9. Dear Forum Just thought I'd share a new acquisition which has grown even more impressive in the last few days. I recently purchased from auction a nice condition pair of medals the BWM Delhi Durbar medal to Captain John Lindsay Stronach. I believed the name was sufficiently uncommon to offer good research potential. I was not wrong! John Lindsay Stronach was born in Canada educated in England married in India and served with the Imperial Police Service and was commissioned into the war raised and short lived 2nd/131st United Provinces Battalion Indian Army. (raised from punjab police volunteers). Returning to the police after WW1 Stronach rose to Superintendent before retiring. Returning to the UKforhisretirement. I Was horrified when research began as realised that due to not reading the catalogue properly I had in fact missed Captain Stronach's insignia including some very nice hallmarked Silver items earlier in the auction! After a quick call to the auction house I was put in touch with the buyer and yesterday we completed a deal which means that I have been able to reunite all Superintendent Stronach's medals and insignia. Thanks to Ancestry I also have a picture of my man! Best regards Paul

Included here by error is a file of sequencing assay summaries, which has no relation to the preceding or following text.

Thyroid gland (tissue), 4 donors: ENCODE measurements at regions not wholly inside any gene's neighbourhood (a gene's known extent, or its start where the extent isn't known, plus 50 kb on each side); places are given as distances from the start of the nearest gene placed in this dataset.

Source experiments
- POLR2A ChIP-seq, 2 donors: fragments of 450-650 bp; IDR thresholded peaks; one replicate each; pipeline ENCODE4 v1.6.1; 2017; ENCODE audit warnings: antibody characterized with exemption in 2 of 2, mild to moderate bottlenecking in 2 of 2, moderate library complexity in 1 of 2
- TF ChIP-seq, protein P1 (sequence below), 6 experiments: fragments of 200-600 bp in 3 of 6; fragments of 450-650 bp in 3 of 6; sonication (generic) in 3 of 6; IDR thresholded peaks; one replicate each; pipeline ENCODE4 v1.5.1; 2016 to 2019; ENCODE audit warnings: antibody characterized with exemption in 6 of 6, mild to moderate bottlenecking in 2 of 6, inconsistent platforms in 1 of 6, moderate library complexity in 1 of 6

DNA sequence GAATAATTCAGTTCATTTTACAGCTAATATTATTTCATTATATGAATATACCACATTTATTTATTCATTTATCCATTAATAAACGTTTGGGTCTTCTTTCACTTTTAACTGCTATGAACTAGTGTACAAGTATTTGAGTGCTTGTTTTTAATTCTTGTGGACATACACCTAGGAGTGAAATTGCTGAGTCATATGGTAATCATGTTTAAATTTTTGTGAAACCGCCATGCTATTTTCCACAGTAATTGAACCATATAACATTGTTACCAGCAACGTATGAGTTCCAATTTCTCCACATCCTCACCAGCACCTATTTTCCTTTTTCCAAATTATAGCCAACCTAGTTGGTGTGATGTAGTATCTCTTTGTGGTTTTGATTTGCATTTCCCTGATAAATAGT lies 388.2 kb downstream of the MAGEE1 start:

10. Hi traveling due to work commitments will post some more pictures shortly, thanks Paul.
  11. Dear Forum not sure how the link got broken above here are Carl's Medals How amazing to have a response from a living relative forum power! Paul
  12. Dear Forum Had a good couple of days in Prague despite mother natures attempt to kill me! The rain and thunder and lightening was awesome I am pleased to report all the CWGC graves are in superb condition and it looked like school children had laid flowers that very morning on the graves of those killed in the factory bombing 21/07/1944 and private L E Francis grave. Unfortunately the rain was so heavy I couldnt get a better picture than the one I have already posted above. However a real bonus when I arrived home in direct response to the Newspaper article this has been sent to me. Best regards Paul